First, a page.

Quinn honoured for contribution to motoring

Entrepreneur and motor racer Tony Quinn has become the latest recipient of the Neil Nelson Trophy from the New Zealand Motoring Writer’s Guild.

The award is bestowed upon individuals whom the Guild has considered to have gone above and beyond the norm in contributing to the motoring landscape in New Zealand.

Some of the past 11 recipients of the Neil Nelson Award have included Giltrap Group founder and philanthropist Colin Giltrap, used vehicle importer and Rally NZ chair Peter ‘PJ’ Johnston, the late Formula 1 Ferrari driver Chris Amon, who engineered cars for Toyota New Zealand, and V8 Supercar driver and Road Safety advocate Greg Murphy.

The Guild’s award started in 1998 and honoured the memory of the late Neil Nelson of Palmerston North, a former president of the Guild.

“Because of the unique criteria for the Neil Nelson Award, it’s not a trophy that is presented regularly, but rather when the Guild executive considers that a person rightfully deserves some recognition,” New Zealand Motoring Writer’s Guild president Robert Barry says.

“The Guild chose Tony Quinn because he has made a more than significant investment in three now world-class motor racing circuits in New Zealand since 2012; he also established a racing academy and a foundation to support young Kiwis in pursuing their motorsport dreams,” Barry says.

Quinn says he is humbled and honoured to receive such recognition from the New Zealand Motoring Writers Guild. He is more focused than ever on helping young people achieve their dreams in the motorsport arena, locally and internationally.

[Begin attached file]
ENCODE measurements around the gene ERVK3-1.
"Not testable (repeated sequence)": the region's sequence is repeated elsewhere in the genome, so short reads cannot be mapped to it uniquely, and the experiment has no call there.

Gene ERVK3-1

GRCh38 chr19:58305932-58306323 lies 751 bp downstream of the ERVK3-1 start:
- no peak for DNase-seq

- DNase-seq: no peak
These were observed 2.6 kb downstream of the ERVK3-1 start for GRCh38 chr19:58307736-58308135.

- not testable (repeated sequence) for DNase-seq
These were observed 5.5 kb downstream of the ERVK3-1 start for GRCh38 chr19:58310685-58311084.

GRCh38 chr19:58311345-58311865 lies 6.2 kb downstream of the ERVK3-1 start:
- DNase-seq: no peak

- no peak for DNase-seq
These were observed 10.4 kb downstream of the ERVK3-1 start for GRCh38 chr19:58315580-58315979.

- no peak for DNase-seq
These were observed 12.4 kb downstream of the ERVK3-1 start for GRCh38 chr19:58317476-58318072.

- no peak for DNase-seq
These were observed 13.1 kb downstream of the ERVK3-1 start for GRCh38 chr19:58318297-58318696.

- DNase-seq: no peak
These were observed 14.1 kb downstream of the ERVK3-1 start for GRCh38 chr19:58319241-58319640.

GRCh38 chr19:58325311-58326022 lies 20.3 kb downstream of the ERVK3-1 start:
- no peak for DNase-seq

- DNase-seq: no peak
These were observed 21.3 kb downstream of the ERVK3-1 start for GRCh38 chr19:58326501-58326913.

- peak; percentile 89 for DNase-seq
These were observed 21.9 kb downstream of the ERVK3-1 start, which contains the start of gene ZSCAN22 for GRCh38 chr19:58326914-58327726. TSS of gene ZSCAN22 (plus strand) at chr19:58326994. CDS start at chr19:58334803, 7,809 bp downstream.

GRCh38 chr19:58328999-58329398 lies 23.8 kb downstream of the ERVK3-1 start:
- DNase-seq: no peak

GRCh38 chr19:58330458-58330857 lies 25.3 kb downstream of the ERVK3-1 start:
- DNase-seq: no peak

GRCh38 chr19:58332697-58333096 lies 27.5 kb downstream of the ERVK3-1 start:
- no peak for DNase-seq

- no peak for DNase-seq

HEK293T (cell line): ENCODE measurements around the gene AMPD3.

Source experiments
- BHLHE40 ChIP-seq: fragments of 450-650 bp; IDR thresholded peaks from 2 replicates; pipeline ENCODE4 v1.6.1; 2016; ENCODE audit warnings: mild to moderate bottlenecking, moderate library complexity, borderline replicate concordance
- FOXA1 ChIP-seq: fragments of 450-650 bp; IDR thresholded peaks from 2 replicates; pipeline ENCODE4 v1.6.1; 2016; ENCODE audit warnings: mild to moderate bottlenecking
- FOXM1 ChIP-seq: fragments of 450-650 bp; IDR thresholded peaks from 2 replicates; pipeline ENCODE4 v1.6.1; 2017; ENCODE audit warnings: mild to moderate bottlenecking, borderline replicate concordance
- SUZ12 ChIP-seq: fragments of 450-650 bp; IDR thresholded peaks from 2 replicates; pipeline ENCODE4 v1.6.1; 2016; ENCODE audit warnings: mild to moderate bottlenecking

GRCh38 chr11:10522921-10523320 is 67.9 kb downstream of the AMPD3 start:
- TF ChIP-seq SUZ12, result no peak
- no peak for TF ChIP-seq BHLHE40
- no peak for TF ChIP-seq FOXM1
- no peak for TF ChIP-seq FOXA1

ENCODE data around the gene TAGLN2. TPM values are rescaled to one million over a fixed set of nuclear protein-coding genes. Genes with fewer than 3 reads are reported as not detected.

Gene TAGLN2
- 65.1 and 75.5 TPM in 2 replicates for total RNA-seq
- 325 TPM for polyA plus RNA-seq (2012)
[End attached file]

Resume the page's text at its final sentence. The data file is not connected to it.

“I’m more than happy to share my experiences in motorsport with young people seeking some advice and guidance as they start their journey,” he says. 

Quinn was the driving force behind the Cromwell-based Highlands Motorsport Park, which opened in March 2013; he acquired the Hampton Downs Motorsport Park in 2015 and immediately completed the circuit extension.  In November 2021, Quinn achieved his circuit trifecta by acquiring the Taupo International Motorsport Park.

The award also recognises the Tony Quinn Foundation (TGF) formation in 2021, which supports grassroots competitors and elite Kiwi drivers competing internationally with grants and scholarship opportunities.

More than 14 drivers have received support from the TQF, including Red Bull Formula 1 junior team driver Liam Lawson, Indy Lights driver Hunter McElrea, Porsche Carrera Cup GT3 driver Callum Hedge, and Brock Gilchrist, who won the 2023 Toyota 86 New Zealand championship.

Quinn also established the Hampton Downs New Zealand Racing Academy (HDNZRA) to help young drivers get the best tuition from experienced motorsport professionals.

In the past years, Quinn has owned and driven Porsche Carrera Cup, Australian GT, and Aussie racing cars, and he currently has a majority shareholding in the Triple Eight Racing V8 Supercars Team.

Feature photo: (left to right) Tony Quinn receives the Neil Nelson trophy from Robert Barry in the Hampton Downs pit lane on March 15, 2024.

Motoring writers applaud Rally NZ chairman Peter Johnston


4 November 2022

BEING a central figure in the successful reinstatement of New Zealand as a stop on this year’s World Rally calendar has put Peter ‘PJ’ Johnston in the winner’s seat with Kiwi motoring commentators.

Well-known and highly regarded in business and motorsport, notably in his involvement in furthering the careers of some title-winning world-class Kiwi drivers, the Aucklander has become the latest recipient of a prestigious prize presented by the New Zealand Motoring Writers’ Guild.